19,000 over the past 3 months.

Employment in food services and drinking places continued to trend up in June
(+30,000) and has increased by 355,000 over the year.

Employment in mining continued to trend down in June (-4,000). Since a recent
high in December 2014, employment in mining has declined by 71,000, with losses
concentrated in support activities for mining.

Employment in other major industries, including construction, manufacturing,
wholesale trade, information, and government, showed little or no change over
the month.

The average workweek for all employees on private nonfarm payrolls was 34.5 hours
in June for the fourth month in a row. The manufacturing workweek for all employees
edged down by 0.1 hour to 40.7 hours, and factory overtime edged up by 0.1 hour to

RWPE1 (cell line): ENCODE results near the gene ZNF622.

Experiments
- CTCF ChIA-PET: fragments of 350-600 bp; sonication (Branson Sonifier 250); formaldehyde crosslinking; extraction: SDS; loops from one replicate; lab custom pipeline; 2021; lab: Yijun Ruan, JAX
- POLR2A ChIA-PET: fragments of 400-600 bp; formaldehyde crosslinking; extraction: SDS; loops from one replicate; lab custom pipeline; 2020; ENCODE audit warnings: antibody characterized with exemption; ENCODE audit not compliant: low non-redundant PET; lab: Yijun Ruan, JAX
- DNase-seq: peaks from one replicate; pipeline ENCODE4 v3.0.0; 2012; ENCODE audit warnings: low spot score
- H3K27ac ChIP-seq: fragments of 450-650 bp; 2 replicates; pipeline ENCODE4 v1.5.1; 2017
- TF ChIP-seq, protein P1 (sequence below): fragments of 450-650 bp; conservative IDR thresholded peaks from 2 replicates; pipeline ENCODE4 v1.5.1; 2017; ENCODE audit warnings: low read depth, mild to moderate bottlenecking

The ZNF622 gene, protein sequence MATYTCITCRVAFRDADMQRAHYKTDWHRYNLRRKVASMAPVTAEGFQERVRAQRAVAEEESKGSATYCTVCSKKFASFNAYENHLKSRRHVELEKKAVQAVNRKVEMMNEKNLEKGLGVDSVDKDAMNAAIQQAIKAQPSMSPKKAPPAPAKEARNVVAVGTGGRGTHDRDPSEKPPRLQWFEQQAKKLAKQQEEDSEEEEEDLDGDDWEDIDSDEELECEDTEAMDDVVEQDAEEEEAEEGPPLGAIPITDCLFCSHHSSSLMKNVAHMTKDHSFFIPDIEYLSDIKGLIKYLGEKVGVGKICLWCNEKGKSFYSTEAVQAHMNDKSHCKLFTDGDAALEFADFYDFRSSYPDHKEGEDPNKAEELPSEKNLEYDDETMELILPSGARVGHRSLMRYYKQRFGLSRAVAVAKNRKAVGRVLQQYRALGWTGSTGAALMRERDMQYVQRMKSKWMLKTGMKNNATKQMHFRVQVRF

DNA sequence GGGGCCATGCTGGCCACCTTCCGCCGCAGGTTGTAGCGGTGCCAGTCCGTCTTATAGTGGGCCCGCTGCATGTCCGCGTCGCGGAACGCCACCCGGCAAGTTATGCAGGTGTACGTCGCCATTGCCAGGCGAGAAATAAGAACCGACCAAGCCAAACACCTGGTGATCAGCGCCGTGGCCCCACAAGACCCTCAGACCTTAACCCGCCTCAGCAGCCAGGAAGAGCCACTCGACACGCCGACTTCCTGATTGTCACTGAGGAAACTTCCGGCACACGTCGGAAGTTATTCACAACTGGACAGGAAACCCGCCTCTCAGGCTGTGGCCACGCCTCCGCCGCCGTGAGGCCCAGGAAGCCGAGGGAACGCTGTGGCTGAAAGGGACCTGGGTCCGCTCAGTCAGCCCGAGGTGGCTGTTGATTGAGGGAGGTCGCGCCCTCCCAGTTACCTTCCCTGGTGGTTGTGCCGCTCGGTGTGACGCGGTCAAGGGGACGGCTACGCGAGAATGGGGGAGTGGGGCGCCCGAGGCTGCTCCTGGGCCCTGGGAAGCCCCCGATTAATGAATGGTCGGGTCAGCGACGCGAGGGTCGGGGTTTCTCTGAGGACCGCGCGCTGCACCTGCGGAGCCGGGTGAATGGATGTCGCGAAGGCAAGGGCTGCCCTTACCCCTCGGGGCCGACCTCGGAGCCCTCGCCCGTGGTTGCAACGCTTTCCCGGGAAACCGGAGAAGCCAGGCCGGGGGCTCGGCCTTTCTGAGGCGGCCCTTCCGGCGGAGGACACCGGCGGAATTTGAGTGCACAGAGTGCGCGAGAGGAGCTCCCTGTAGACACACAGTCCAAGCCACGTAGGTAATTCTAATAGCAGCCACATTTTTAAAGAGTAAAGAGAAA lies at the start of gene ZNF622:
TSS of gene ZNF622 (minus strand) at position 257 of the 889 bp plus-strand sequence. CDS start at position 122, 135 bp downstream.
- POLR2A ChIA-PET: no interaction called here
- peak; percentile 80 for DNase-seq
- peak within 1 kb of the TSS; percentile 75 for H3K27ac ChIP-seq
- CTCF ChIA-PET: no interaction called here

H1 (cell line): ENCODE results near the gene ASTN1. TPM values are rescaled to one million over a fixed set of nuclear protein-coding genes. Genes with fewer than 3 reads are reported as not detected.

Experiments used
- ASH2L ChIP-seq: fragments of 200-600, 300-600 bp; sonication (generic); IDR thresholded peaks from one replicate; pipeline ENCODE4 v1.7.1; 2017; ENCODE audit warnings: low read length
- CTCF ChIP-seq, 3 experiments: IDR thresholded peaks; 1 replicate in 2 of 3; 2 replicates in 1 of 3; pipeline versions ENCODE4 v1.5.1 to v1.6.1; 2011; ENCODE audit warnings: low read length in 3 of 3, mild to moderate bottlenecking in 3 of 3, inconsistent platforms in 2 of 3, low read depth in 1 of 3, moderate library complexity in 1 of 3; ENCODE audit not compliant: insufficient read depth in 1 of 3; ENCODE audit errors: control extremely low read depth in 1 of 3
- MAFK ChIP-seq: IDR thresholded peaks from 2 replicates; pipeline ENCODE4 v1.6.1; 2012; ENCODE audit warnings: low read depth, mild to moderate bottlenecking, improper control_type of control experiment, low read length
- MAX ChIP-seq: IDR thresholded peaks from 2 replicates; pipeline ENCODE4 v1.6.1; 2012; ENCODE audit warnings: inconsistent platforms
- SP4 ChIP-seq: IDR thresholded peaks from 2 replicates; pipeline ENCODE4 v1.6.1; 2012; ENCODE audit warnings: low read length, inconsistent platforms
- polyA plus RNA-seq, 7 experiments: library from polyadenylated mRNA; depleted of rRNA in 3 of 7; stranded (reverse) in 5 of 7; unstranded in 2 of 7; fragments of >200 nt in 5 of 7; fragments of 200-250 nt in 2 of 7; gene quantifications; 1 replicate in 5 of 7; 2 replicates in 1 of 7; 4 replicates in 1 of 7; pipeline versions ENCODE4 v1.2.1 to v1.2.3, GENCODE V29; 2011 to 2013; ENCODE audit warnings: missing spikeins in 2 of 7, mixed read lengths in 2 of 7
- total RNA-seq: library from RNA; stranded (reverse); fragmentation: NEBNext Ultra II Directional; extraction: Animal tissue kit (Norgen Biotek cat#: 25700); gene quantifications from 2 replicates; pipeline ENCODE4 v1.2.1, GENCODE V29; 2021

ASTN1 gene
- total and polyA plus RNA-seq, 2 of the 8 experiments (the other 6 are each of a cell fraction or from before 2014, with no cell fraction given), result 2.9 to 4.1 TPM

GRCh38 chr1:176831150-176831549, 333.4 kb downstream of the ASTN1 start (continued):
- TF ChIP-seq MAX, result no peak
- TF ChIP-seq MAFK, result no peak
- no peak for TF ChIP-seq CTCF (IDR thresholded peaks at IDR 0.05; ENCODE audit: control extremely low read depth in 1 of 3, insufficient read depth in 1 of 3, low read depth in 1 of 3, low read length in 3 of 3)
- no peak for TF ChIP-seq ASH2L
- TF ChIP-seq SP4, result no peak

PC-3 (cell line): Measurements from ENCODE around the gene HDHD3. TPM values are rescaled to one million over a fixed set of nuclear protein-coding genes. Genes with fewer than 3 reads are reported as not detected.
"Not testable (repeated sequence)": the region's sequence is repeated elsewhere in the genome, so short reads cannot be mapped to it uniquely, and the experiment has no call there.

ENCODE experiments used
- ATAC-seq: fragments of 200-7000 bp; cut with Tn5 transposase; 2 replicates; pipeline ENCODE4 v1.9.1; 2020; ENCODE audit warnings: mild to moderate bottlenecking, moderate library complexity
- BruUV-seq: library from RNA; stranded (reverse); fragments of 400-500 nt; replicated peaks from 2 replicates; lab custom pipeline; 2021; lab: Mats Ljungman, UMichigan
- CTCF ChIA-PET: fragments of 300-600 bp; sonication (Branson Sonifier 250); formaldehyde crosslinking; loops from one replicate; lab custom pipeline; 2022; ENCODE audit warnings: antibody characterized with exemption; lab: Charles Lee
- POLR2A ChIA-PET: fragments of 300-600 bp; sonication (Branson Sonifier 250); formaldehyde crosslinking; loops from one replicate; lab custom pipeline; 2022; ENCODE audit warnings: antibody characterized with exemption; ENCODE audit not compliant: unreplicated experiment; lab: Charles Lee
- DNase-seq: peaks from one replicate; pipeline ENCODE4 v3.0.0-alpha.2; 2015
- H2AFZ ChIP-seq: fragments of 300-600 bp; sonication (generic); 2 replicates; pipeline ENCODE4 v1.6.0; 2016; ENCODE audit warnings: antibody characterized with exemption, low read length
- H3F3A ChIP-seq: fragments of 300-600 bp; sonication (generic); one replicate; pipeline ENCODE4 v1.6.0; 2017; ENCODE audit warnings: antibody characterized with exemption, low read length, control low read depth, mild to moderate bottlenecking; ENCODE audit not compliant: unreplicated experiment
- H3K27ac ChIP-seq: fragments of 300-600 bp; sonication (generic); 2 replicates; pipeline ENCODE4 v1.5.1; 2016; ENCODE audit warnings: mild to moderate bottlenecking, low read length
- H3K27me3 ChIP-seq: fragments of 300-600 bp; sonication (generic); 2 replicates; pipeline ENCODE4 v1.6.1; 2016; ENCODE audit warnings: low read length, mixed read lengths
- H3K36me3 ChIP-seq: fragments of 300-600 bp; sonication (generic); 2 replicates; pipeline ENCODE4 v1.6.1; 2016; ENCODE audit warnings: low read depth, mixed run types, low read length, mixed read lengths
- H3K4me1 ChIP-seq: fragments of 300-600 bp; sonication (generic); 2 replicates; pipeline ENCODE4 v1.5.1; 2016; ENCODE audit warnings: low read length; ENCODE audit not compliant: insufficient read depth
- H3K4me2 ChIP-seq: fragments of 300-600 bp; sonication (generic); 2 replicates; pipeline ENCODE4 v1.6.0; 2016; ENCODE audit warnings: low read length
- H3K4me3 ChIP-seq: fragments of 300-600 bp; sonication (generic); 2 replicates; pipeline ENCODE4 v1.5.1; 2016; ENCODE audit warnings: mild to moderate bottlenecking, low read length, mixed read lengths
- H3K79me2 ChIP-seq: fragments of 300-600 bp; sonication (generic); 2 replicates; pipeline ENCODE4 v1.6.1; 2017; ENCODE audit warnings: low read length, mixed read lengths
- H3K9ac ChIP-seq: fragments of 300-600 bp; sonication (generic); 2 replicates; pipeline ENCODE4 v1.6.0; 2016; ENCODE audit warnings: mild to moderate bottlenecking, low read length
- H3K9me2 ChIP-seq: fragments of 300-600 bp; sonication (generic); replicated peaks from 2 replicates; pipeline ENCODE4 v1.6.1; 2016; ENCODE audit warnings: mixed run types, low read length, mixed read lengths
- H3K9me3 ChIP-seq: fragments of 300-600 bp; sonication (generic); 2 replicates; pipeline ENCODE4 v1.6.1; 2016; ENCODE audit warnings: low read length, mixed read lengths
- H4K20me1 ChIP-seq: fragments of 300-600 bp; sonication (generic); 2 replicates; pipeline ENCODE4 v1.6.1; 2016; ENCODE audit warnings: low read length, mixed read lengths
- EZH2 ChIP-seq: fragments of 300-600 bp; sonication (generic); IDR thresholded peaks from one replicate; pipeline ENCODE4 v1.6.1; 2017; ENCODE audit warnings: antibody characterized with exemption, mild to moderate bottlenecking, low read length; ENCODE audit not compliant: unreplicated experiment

3.4 hours. The average workweek for production and nonsupervisory employees on private
nonfarm payrolls was unchanged at 33.6 hours. (See tables B-2 and B-7.)

In June, average hourly earnings for all employees on private nonfarm payrolls were
unchanged at $24.95. Over the year, average hourly earnings have risen by 2.0 percent.
Average hourly earnings of private-sector production and nonsupervisory employees
edged up by 2 cents to $20.99 in June. (See tables B-3 and B-8.)

The change in total nonfarm payroll employment for April was revised from +221,000
to +187,000, and the change for May was revised from +280,000 to +254,000. With
these revisions, employment gains in April and May combined were 60,000 lower than
previously reported. Over the past 3 months, job gains have averaged 221,000 per month.

_____________
The Employment Situation for July is scheduled to be released on Friday, August 7, 2015,
at 8:30 a.m. (EDT).